# How do you implicitly differentiate # x^(2/3) + y^(2/3) = 4#?

Differentiating with respect to x :

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To implicitly differentiate the equation (x^{2/3} + y^{2/3} = 4), we apply the derivative to both sides of the equation with respect to (x), keeping in mind that (y) is a function of (x) (denoted as (y(x))). Therefore, when we differentiate terms involving (y), we use the chain rule.

Starting with the equation: [x^{2/3} + y^{2/3} = 4]

Differentiating both sides with respect to (x), we get: [\frac{d}{dx}(x^{2/3}) + \frac{d}{dx}(y^{2/3}) = \frac{d}{dx}(4)]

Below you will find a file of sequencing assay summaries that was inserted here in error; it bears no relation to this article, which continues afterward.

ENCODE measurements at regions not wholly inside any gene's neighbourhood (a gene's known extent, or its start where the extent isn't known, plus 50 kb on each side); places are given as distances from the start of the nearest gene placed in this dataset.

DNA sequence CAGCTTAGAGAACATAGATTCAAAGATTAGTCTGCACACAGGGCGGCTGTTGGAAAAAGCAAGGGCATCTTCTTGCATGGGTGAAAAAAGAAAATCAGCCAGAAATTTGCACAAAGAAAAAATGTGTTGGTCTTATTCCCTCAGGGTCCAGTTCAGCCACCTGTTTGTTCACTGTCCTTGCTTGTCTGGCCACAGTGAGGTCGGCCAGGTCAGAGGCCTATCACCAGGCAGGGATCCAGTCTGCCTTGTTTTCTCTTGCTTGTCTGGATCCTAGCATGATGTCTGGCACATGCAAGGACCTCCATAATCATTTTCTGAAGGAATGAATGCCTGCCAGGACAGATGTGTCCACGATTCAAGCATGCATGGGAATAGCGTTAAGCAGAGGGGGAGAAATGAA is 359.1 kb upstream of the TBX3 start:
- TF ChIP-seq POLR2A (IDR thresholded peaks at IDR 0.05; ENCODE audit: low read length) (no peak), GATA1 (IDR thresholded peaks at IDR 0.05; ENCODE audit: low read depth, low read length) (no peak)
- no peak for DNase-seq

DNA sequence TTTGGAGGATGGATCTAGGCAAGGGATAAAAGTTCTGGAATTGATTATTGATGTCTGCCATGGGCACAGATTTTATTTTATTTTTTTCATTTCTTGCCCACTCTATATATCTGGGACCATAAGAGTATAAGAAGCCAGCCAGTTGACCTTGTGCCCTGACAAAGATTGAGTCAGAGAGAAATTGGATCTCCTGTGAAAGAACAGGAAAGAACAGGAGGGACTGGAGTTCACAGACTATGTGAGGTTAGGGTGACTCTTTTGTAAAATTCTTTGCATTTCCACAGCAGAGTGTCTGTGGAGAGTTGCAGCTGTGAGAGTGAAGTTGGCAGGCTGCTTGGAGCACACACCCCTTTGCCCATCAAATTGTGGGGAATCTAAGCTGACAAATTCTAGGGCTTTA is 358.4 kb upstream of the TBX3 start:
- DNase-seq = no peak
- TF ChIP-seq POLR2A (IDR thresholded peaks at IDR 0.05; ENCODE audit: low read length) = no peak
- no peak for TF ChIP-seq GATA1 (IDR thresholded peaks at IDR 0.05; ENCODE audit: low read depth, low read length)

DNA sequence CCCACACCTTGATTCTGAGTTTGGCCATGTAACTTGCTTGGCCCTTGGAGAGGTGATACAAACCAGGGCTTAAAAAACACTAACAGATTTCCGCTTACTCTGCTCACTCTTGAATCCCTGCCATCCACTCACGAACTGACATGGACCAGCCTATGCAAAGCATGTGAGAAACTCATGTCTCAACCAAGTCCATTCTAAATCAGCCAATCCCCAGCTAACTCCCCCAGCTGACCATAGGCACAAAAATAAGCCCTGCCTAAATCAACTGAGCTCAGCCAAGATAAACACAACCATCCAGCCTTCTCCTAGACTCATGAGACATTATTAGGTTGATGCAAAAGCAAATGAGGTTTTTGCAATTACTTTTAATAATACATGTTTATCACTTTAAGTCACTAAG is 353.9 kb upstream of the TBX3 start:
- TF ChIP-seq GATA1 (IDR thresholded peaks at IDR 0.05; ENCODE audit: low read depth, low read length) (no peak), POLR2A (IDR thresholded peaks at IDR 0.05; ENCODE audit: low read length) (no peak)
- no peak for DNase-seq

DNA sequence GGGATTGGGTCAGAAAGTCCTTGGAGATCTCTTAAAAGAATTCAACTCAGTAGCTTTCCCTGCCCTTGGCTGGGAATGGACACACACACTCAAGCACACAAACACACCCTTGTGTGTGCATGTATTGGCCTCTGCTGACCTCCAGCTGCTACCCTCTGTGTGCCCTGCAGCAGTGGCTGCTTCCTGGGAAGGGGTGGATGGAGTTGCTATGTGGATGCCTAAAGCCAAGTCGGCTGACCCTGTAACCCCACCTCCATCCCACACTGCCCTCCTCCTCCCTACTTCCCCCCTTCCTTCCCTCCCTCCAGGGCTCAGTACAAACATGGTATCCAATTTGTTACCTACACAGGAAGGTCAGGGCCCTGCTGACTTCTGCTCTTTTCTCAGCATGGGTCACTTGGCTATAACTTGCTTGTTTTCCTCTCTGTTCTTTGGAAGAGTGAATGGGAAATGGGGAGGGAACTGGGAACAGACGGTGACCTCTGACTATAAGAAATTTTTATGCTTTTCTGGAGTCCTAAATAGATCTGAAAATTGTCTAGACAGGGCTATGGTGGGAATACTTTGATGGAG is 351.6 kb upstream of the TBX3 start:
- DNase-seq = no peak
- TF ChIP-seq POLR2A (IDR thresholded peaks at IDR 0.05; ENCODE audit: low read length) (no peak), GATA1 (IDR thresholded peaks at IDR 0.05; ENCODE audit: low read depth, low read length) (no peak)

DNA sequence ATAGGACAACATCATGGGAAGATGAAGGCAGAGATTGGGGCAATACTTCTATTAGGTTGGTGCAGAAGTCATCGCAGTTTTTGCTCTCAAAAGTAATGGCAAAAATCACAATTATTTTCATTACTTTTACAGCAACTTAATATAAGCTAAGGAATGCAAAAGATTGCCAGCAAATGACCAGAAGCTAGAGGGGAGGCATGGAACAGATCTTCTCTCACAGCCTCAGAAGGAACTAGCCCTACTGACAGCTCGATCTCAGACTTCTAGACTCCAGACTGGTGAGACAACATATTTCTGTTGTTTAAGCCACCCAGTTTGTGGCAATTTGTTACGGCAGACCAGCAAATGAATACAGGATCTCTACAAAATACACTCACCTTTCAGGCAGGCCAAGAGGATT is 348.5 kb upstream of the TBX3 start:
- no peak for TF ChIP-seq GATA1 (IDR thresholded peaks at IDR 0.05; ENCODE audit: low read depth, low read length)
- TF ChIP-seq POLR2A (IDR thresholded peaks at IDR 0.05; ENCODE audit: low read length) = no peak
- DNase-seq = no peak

Applying the power rule and the chain rule, we obtain: [\frac{2}{3}x^{-1/3} + \frac{2}{3}y^{-1/3}\frac{dy}{dx} = 0]

Now, we solve for (\frac{dy}{dx}) to find the derivative of (y) with respect to (x): [\frac{2}{3}y^{-1/3}\frac{dy}{dx} = -\frac{2}{3}x^{-1/3}]

Divide both sides by (\frac{2}{3}y^{-1/3}) to isolate (\frac{dy}{dx}): [\frac{dy}{dx} = \left(-\frac{2}{3}x^{-1/3}\right) / \left(\frac{2}{3}y^{-1/3}\right)]

Simplifying, we have: [\frac{dy}{dx} = -\frac{x^{-1/3}}{y^{-1/3}}]

Or equivalently: [\frac{dy}{dx} = -\frac{y^{1/3}}{x^{1/3}}]

Therefore, the derivative of (y) with respect to (x), or the slope of the tangent to the curve at any point ((x, y)), is (-\frac{y^{1/3}}{x^{1/3}}).

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